How often should I test my French?

clipboard test

Have you ever wondered about the optimum frequency of taking French tests? It’s a very interesting question.

The short answer is as often as possible. Yes, even daily, if you can get access good French tests. Testing is most effective just after you’ve learned something new.

Research published in the Journal of Educational Psychology[1] shows that students who took regular low-stakes quizzes performed 15% to 25% better in exams than those who didn’t. Several test types and timings were experimented with and “review quizzes” achieved the highest performance benefits.

Plus, a good test does more than just help you review:

  • It confirms what you know and reinforces your knowledge.
  • It identifies areas you don’t know so that you know what to study next
  • Most importantly, it pinpoints things you think you know but in fact are getting wrong.

This last point has a unique aspect in language learning. Everyone has mislearned something or other at some point, but unlike in other disciplines, it’s highly likely you are unknowingly making some transference errors.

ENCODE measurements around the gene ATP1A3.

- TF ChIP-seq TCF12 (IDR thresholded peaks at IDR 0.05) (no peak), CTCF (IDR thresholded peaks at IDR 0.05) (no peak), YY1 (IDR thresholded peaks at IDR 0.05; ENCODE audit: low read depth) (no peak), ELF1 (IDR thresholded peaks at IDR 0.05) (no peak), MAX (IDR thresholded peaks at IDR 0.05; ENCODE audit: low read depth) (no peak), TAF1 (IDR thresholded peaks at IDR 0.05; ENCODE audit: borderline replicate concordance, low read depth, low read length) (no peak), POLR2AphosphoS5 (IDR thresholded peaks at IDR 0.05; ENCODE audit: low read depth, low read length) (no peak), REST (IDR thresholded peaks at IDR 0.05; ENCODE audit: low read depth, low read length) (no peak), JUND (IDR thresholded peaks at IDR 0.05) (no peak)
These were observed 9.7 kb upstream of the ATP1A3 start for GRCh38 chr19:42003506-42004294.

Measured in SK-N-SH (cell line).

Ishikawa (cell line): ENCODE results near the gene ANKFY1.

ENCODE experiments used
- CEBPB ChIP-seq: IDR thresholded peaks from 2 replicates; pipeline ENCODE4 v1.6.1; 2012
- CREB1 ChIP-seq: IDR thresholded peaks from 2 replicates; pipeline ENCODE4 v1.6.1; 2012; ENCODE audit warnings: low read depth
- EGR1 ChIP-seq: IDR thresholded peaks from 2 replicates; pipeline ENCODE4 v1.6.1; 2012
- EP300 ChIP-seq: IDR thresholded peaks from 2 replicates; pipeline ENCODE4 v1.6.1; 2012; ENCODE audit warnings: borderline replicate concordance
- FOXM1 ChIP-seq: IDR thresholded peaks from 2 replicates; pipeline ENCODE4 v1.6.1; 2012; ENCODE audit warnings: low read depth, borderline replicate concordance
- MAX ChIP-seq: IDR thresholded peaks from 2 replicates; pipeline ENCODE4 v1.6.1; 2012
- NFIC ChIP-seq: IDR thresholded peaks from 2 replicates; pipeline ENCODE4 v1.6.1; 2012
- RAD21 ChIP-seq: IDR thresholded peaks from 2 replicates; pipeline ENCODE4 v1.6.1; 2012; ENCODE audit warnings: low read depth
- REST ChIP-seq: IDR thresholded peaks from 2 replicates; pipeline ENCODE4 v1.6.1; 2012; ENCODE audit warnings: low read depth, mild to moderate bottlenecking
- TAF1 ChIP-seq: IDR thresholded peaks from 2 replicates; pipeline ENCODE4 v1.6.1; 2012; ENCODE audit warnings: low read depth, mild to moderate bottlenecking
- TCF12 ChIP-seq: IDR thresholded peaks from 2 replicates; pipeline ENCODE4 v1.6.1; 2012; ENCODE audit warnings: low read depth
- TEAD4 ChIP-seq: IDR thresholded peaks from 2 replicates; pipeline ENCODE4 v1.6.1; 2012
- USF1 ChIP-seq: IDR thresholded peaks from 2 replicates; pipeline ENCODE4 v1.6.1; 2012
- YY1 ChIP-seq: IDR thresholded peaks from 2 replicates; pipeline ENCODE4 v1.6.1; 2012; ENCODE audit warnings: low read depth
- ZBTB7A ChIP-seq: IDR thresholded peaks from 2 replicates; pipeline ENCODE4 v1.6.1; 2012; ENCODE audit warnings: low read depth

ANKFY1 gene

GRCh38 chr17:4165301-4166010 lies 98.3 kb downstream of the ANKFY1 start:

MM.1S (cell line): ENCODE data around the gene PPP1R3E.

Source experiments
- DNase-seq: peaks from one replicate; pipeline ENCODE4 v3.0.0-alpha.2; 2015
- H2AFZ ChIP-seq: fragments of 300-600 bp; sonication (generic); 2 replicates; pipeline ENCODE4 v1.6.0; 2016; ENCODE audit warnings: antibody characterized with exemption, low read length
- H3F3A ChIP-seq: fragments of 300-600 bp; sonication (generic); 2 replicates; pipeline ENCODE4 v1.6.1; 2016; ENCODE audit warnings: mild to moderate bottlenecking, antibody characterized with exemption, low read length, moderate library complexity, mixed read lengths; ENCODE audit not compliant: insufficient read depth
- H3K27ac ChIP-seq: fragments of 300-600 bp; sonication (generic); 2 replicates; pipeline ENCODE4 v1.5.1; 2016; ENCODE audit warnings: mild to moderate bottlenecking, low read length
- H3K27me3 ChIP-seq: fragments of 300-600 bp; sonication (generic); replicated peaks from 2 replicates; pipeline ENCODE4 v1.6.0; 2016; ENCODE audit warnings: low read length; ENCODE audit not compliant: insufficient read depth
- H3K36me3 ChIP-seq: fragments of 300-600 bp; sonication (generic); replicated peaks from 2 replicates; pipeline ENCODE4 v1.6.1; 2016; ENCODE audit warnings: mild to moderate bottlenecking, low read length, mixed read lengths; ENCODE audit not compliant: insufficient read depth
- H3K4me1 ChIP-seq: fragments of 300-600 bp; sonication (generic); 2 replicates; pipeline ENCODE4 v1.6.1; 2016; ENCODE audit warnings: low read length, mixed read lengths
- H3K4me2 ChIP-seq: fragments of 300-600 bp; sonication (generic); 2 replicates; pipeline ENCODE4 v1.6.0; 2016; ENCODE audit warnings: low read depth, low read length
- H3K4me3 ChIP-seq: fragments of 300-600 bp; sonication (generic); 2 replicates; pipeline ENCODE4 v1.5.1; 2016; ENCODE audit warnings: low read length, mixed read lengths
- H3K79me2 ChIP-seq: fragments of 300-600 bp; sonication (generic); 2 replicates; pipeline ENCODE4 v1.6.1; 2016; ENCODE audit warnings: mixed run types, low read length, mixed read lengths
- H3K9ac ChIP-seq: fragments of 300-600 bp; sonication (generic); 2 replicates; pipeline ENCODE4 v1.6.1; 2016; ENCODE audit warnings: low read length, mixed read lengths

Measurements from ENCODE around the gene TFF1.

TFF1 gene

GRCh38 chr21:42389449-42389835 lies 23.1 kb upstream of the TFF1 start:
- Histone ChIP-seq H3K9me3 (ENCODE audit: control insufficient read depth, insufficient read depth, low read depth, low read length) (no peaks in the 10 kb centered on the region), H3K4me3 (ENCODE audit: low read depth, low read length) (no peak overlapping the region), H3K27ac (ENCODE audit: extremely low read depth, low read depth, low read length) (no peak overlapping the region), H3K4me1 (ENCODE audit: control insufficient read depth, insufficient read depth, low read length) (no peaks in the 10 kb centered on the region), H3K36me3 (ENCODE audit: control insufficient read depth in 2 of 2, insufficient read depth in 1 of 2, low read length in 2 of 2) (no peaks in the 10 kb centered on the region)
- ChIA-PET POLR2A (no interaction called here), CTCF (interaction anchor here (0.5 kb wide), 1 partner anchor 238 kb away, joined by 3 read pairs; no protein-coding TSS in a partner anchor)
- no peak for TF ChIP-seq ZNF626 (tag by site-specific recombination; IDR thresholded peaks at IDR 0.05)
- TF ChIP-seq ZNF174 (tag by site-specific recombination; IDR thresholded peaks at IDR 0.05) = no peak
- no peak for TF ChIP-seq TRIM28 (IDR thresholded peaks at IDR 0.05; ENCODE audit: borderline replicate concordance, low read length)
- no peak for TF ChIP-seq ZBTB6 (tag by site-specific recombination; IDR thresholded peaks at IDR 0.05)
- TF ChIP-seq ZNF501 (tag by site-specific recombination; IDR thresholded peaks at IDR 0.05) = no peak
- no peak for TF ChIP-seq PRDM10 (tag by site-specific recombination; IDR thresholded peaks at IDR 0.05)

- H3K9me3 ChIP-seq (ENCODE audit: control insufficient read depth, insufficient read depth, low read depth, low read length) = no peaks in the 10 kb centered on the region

A good French test will identify transference errors that you are almost certainly unaware you’re making. The sooner you spot them, the better, because if you aren’t corrected, you’ll end up practising your mistakes.

Bottom line: When in doubt, take a French test!

1 McDaniel, Mark A et al. “Test-enhanced learning in a middle school science classroom: The effects of quiz frequency and placement.” Journal of Educational Psychology 103.2 (2011): 399.

Author info

Gruff Davies

Despite the very Welsh name, Gruff is actually half French. Nowadays, he's a tech entrepreneur (and some-time novelist) but he used to be a physicist at Imperial College before getting hooked on inventing things. He has a special interest in language learning, speaks five languages to varying degrees of fluency and he often blogs about language learning, science, and technology. As well as co-founding Kwiziq, he is the author the Amazon best-selling SF thriller, The Looking Glass Club and the inventor of the Exertris gaming exercise-bike and Pidgin, a free online tool that makes drawing flow charts and relationship diagrams as quick and easy as describing them in pidgin English.